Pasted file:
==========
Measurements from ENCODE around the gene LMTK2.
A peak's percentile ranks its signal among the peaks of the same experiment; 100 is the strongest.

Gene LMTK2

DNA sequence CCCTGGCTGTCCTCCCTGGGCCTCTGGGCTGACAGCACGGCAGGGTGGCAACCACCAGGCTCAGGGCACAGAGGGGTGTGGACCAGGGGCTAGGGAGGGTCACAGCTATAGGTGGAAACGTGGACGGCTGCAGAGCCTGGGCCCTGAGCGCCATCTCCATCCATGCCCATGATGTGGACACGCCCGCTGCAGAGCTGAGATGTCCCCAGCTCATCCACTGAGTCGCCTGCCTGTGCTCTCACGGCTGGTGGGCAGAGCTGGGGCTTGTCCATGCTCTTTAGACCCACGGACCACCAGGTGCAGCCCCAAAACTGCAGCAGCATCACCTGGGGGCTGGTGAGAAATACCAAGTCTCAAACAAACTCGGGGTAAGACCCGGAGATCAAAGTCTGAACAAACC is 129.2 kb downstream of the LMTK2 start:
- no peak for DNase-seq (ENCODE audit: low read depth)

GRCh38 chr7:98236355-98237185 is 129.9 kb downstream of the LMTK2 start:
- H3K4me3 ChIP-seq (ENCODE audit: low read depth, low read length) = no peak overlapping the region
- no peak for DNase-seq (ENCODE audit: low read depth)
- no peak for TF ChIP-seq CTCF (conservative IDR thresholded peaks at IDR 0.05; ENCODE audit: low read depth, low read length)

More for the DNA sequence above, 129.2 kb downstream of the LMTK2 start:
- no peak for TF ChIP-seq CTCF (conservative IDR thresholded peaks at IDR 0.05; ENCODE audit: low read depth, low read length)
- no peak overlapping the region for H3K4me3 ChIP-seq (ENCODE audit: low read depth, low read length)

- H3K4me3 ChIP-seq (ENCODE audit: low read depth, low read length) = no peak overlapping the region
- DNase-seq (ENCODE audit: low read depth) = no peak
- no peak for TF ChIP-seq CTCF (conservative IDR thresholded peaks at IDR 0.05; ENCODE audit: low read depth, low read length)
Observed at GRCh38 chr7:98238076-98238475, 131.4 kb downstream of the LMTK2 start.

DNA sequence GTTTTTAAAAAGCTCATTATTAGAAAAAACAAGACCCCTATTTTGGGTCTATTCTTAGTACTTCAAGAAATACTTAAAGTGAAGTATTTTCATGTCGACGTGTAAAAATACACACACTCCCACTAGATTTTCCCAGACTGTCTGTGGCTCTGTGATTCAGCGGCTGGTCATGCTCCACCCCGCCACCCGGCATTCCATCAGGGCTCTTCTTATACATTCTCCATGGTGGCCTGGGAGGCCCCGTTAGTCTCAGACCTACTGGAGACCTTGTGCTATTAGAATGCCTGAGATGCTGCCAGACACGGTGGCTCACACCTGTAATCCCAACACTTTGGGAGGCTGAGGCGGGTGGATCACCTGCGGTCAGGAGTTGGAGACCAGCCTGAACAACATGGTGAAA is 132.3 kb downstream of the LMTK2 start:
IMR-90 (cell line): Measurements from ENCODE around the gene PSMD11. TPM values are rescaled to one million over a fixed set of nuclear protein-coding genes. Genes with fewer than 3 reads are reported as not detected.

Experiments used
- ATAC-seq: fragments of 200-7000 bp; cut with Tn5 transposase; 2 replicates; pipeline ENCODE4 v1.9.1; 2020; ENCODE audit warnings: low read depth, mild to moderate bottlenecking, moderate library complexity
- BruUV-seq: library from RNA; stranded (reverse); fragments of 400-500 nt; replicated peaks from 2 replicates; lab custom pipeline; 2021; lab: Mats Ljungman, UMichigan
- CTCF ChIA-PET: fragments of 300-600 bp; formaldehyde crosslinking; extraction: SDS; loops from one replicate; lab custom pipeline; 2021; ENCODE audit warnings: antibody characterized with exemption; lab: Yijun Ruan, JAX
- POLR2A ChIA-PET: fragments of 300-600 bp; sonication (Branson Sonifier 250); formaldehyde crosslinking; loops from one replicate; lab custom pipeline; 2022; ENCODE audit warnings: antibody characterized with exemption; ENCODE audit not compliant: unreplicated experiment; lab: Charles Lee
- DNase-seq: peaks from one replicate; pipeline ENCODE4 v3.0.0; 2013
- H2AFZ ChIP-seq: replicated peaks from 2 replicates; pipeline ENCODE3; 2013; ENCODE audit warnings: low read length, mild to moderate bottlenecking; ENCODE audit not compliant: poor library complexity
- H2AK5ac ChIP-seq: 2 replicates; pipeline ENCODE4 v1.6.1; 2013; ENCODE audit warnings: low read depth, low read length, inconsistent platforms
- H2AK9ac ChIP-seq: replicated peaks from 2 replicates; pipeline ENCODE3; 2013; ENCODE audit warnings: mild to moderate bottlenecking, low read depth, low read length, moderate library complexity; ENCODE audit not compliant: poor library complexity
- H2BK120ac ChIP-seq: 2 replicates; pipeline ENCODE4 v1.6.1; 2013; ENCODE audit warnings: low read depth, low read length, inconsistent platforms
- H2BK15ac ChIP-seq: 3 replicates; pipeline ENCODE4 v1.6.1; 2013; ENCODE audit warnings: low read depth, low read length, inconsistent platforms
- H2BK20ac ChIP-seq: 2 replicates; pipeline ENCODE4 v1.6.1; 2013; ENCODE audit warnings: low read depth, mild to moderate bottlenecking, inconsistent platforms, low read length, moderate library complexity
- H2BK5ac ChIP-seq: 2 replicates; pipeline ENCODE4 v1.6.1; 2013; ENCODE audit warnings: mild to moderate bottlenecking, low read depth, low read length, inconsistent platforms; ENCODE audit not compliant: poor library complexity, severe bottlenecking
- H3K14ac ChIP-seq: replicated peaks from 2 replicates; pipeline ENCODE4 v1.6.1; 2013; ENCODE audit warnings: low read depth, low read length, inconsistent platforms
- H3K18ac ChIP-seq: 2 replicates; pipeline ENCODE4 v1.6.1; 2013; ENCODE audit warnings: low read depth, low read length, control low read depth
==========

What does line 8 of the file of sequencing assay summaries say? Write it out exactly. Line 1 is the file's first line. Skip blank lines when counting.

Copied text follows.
- no peak for DNase-seq (ENCODE audit: low read depth)